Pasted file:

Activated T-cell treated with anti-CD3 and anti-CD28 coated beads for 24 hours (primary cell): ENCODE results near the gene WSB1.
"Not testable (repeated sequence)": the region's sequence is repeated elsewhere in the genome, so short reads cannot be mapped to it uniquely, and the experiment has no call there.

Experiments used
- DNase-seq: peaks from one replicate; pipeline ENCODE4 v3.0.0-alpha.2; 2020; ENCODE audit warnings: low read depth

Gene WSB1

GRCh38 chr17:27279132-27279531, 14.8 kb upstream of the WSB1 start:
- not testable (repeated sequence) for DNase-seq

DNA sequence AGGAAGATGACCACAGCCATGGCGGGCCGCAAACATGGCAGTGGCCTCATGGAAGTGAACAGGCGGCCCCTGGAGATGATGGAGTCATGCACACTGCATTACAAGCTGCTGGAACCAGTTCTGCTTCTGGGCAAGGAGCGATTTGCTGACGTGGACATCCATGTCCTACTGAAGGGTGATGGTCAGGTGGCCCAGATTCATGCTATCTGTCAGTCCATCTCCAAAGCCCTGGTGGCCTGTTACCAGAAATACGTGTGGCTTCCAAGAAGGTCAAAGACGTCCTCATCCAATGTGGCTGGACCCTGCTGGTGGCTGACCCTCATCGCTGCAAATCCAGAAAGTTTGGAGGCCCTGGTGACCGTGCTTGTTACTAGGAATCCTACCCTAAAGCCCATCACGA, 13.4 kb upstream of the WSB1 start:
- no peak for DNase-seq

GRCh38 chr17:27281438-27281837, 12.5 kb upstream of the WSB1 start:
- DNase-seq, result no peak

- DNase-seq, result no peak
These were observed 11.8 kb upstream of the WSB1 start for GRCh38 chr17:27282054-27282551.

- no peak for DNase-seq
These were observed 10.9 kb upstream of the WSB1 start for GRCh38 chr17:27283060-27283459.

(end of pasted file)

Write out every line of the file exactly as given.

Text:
Activated T-cell treated with anti-CD3 and anti-CD28 coated beads for 24 hours (primary cell): ENCODE results near the gene WSB1.
"Not testable (repeated sequence)": the region's sequence is repeated elsewhere in the genome, so short reads cannot be mapped to it uniquely, and the experiment has no call there.

Experiments used
- DNase-seq: peaks from one replicate; pipeline ENCODE4 v3.0.0-alpha.2; 2020; ENCODE audit warnings: low read depth

Gene WSB1

GRCh38 chr17:27279132-27279531, 14.8 kb upstream of the WSB1 start:
- not testable (repeated sequence) for DNase-seq

DNA sequence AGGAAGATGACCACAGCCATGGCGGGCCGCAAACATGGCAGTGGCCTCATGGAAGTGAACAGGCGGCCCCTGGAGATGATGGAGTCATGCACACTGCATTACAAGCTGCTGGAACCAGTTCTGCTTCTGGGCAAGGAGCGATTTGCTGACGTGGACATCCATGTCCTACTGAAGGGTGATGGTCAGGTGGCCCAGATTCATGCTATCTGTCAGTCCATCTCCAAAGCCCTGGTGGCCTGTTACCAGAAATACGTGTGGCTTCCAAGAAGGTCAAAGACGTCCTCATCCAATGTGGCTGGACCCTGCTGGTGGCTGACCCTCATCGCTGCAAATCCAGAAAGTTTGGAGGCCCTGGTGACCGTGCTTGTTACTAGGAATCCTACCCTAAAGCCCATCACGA, 13.4 kb upstream of the WSB1 start:
- no peak for DNase-seq

GRCh38 chr17:27281438-27281837, 12.5 kb upstream of the WSB1 start:
- DNase-seq, result no peak

- DNase-seq, result no peak
These were observed 11.8 kb upstream of the WSB1 start for GRCh38 chr17:27282054-27282551.

- no peak for DNase-seq
These were observed 10.9 kb upstream of the WSB1 start for GRCh38 chr17:27283060-27283459.